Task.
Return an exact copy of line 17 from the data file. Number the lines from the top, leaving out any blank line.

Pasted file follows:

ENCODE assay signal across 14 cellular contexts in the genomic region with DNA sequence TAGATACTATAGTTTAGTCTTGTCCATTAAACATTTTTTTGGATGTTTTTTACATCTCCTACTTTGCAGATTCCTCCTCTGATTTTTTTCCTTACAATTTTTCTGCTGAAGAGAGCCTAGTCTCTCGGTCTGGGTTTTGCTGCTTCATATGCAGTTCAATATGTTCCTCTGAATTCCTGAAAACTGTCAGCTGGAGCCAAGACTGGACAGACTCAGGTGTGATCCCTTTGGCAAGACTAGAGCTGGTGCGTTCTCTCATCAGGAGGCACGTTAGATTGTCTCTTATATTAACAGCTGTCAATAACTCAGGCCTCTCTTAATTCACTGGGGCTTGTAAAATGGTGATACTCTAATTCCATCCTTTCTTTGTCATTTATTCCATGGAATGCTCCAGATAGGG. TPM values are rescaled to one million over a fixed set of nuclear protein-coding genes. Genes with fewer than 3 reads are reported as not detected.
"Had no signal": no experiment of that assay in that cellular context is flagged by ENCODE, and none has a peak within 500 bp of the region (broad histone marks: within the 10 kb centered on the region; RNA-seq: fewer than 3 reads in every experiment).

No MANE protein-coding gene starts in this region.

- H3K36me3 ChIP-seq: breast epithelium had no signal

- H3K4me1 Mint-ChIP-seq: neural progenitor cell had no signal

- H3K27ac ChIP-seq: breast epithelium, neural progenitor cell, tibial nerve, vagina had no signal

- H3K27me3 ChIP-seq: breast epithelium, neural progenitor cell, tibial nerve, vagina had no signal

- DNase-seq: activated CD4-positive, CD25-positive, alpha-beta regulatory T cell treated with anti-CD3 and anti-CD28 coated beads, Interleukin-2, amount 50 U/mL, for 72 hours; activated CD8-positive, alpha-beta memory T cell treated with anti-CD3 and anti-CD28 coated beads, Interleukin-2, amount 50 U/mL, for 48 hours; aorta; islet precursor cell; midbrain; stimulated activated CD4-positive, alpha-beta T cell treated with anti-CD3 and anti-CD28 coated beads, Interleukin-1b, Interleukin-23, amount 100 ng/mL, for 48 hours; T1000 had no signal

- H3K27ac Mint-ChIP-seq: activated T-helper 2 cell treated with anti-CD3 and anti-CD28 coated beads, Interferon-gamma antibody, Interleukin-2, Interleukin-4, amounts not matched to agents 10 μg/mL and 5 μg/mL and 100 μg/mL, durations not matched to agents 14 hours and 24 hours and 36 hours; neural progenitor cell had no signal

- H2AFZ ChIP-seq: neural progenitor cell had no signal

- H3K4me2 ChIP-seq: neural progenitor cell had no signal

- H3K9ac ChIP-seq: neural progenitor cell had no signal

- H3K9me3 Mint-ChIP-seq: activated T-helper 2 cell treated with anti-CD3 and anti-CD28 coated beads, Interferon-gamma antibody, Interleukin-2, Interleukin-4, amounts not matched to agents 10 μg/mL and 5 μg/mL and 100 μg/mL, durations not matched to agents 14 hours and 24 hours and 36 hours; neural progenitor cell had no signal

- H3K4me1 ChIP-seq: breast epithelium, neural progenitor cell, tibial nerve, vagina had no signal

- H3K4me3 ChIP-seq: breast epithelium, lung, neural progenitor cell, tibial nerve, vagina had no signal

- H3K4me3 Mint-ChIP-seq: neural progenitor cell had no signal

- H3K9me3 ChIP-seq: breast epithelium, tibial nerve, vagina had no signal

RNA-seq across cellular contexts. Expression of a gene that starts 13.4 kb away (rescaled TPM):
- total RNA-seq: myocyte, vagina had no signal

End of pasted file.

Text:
- H3K9me3 ChIP-seq: breast epithelium, tibial nerve, vagina had no signal